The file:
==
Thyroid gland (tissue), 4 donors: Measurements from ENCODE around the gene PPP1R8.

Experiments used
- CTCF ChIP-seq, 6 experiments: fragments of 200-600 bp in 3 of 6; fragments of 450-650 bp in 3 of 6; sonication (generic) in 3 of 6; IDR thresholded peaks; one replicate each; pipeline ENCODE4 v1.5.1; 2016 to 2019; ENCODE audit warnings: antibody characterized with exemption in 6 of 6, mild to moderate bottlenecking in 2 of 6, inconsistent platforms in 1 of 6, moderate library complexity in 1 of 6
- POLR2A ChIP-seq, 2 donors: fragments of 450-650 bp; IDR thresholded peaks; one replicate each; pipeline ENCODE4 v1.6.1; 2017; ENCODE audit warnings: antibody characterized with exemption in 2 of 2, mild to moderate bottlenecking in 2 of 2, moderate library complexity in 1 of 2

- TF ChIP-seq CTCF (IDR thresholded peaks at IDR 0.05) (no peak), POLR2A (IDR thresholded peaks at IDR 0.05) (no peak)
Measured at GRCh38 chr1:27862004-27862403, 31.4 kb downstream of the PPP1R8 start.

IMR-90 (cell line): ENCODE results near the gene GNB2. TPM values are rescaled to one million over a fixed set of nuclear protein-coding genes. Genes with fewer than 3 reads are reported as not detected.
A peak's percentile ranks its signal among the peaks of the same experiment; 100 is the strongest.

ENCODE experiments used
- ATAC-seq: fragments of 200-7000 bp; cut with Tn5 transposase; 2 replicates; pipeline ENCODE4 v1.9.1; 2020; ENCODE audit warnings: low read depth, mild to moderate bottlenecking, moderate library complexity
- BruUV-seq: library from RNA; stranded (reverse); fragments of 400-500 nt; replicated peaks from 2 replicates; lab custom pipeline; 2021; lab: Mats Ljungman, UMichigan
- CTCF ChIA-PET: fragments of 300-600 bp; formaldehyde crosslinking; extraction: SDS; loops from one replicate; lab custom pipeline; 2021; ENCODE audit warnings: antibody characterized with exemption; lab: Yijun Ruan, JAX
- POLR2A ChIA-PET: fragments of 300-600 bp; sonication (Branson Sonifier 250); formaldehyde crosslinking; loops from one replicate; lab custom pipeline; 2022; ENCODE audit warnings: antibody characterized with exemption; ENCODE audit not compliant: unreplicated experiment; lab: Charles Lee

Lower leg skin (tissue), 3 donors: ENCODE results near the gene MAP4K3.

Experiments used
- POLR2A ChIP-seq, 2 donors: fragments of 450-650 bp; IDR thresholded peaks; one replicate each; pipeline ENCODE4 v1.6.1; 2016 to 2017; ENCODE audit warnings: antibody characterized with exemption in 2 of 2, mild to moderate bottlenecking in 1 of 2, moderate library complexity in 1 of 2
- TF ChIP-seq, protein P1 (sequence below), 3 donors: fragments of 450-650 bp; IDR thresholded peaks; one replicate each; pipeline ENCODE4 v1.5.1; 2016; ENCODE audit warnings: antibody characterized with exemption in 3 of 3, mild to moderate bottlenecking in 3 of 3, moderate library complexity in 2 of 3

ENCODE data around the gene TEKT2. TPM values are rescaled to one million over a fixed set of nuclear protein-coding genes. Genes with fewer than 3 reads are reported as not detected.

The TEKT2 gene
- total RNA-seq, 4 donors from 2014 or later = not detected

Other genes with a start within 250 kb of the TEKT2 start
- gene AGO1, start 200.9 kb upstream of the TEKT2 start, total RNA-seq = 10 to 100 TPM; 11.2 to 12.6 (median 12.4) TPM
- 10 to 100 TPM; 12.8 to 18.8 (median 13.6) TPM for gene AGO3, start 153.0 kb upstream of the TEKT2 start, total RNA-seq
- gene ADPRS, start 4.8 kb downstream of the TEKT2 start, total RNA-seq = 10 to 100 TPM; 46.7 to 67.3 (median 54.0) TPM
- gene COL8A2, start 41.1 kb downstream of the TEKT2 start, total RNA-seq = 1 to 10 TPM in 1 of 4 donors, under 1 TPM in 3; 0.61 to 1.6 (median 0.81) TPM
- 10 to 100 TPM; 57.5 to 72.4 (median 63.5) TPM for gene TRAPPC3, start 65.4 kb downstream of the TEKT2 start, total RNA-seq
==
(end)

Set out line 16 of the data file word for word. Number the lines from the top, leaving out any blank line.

- POLR2A ChIP-seq, 2 donors: fragments of 450-650 bp; IDR thresholded peaks; one replicate each; pipeline ENCODE4 v1.6.1; 2016 to 2017; ENCODE audit warnings: antibody characterized with exemption in 2 of 2, mild to moderate bottlenecking in 1 of 2, moderate library complexity in 1 of 2